Utah Doctor Martin MacNeill Sentenced Up to Life in Prison for Killing Wife
MacNeill will serve a minimum of 17 years before the parole board decides if he qualifies for an early release
A Utah doctor, convicted of murdering his wife in a case that became a true-crime cable TV obsession, was sentenced Friday to 17 years to life in prison at a hearing in which his daughter called him a monster.
The long-awaited sentence came seven years after prosecutors say Martin MacNeill knocked out his wife with drugs prescribed following cosmetic surgery and left her to die in a bathtub so he could begin a new life with his mistress.
“My father’s facade has now crumbled,” said Alexis Somers, who asked the judge to give MacNeill the maximum penalty. “My father is a monster. He has never shown remorse for any of his crimes. He must be held accountable for his actions.”
Judge Derek Pullan gave 58-year-old MacNeill the harshest term possible: at least 15 years and up to life on the murder charge, plus one to 15 years on an obstruction-of-justice charge. A third sentence in a separate sexual abuse case adds another one to 15 years.
Pullan said the sentences must run one after the other, not at the same time. The Utah parole board will decide later whether MacNeill can be released after 17 years or must serve a longer term.
The one-time doctor and lawyer with a family of eight did not address the court during the sentencing. He appeared gaunt, with close-cropped gray hair and glasses.
The case shocked the Mormon community of Pleasant Grove, about 35 miles south of Salt Lake City. A Provo judge previously denied a request for a new trial.
Investigators initially found that Michele MacNeill, 50, a mother of eight and onetime California beauty queen, died of natural causes in 2007, possibly of heart disease.
However, her family repeatedly urged authorities to investigate further until charges were filed five years after her death.
“They were a driving force, definitely,” prosecutor Chad Grunander said of the victim’s daughters and sister, Linda Cluff.
Cluff said she imagines MacNeill dying at her husband’s hands and wonders whether she was afraid or cried for help.
“He thought nothing more of her than something to throw away and get rid of,” said Cluff, who turned and faced MacNeill during the hearing.
“I can look into his eyes and say, ‘Martin, you haven’t gotten away with this,’ ” she said.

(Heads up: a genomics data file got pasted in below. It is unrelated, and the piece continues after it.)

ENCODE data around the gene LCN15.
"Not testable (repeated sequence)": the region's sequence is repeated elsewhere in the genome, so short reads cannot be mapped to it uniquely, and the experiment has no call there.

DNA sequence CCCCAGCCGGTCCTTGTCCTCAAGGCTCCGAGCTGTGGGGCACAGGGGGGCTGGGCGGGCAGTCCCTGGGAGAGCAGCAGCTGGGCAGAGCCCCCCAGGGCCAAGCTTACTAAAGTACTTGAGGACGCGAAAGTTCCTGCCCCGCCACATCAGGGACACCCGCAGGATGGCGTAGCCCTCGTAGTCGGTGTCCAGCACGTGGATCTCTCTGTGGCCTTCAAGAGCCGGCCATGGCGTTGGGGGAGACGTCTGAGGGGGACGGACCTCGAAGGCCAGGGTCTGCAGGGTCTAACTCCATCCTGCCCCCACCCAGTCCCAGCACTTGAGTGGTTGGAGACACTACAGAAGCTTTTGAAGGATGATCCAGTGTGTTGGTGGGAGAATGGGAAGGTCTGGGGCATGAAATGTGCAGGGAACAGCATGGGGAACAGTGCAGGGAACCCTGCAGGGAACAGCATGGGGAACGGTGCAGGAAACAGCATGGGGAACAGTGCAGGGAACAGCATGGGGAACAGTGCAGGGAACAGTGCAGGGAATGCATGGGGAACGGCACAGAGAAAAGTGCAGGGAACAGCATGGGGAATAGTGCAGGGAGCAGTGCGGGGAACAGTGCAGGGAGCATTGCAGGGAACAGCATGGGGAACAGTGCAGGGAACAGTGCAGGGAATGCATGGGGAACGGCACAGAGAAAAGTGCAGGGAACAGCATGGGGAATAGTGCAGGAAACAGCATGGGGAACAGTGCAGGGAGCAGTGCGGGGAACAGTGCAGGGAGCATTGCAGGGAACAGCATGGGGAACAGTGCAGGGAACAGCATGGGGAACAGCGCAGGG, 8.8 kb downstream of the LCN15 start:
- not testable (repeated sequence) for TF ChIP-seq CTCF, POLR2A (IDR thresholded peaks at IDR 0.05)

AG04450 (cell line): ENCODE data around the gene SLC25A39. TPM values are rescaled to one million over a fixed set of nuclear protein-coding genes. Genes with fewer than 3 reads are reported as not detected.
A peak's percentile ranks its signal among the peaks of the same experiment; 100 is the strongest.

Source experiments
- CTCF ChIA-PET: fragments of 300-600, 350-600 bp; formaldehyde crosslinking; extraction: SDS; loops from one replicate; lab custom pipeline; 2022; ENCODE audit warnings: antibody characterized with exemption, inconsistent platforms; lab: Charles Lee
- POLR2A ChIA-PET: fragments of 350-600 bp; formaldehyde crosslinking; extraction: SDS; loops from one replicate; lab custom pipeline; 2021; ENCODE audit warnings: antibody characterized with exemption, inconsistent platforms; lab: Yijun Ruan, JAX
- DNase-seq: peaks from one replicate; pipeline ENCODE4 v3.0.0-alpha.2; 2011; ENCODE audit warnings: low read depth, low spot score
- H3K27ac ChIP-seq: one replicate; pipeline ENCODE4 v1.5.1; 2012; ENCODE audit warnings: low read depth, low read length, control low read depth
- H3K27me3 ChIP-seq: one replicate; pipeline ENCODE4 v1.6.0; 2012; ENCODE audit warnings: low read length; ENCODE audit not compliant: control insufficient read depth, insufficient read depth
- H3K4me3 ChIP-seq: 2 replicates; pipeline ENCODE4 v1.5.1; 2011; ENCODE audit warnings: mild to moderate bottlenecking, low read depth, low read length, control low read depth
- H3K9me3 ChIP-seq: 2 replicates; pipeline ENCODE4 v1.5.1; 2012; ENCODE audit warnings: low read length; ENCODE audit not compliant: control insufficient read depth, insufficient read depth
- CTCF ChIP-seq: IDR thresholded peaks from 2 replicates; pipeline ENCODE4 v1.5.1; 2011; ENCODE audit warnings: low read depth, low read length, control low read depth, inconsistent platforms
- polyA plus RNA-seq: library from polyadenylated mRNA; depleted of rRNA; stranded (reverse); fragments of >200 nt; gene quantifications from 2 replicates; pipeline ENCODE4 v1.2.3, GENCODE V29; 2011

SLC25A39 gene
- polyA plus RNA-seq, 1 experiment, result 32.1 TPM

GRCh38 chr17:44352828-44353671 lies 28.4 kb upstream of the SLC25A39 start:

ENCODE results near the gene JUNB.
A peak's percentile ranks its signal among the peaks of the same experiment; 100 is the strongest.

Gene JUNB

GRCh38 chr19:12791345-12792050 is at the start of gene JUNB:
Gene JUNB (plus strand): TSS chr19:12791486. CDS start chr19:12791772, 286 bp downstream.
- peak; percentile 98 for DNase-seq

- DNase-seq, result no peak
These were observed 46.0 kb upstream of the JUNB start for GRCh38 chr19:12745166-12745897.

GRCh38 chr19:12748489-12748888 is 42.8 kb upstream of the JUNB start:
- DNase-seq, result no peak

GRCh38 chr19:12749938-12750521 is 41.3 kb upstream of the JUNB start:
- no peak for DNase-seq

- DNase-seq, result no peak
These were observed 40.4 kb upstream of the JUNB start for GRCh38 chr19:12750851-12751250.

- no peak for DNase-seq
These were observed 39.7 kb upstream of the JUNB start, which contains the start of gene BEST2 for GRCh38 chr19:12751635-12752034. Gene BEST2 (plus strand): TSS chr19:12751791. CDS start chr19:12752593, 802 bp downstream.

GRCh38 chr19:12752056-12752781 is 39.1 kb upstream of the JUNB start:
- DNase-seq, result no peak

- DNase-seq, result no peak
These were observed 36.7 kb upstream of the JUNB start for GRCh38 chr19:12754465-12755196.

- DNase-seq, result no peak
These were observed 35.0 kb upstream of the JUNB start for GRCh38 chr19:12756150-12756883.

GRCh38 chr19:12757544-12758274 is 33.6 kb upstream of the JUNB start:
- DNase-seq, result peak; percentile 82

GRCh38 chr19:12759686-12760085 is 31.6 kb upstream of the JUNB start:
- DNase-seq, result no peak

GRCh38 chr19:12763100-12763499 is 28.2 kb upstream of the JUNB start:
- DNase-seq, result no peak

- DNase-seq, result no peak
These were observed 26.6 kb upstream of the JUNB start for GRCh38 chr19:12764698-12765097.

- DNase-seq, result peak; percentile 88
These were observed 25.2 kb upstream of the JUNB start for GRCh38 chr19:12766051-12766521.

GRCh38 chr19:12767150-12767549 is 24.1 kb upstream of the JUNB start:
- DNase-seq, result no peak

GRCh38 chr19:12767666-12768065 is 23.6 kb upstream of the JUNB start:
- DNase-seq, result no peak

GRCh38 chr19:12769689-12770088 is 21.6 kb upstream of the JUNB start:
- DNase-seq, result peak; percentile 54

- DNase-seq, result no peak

The judge pointed to MacNeill’s careful planning, saying he’d orchestrated the killing so his 6-year-old daughter would find her mother dead.
“Mr. MacNeill, as you deprived Michele MacNeill of her life, the state of Utah exacts from you today the liberty you otherwise might have enjoyed in your remaining years,” Pullan said.
MacNeill, who was sentenced earlier this week to one to 15 years in prison in a separate sexual abuse case, has maintained his innocence.
Randy Spencer, his attorney, argued at the trial that Michele MacNeill died of a heart attack and fell into the tub.
Prosecutors conceded the largely circumstantial case wasn’t an easy one. Grunander said the trail had gone cold by the time he came onto the case in 2010, and the judge excluded some evidence from the trial.
“You have a doctor and lawyer, beautiful wife, beautiful children, well educated, successful people, and this happens in the background, it is shocking to some degree, certainly,” Grunander said.
Last year’s three-week trial peeled back the facade with testimony from jailhouse snitches and MacNeill’s former mistress, Gypsy Willis.
MacNeill introduced her as a nanny within weeks of his wife’s death, but his older daughters said they quickly recognized the woman as his secret lover and the subject of arguments between their parents.
Prosecutors said MacNeill insisted his wife get a face-lift, and they pointed to erratic behavior and what they called phony grief the day she died.
Former MacNeill cellmates testified that he had confessed in his wife’s death. Spencer said the jailhouse snitches lied, and his client should get a new trial.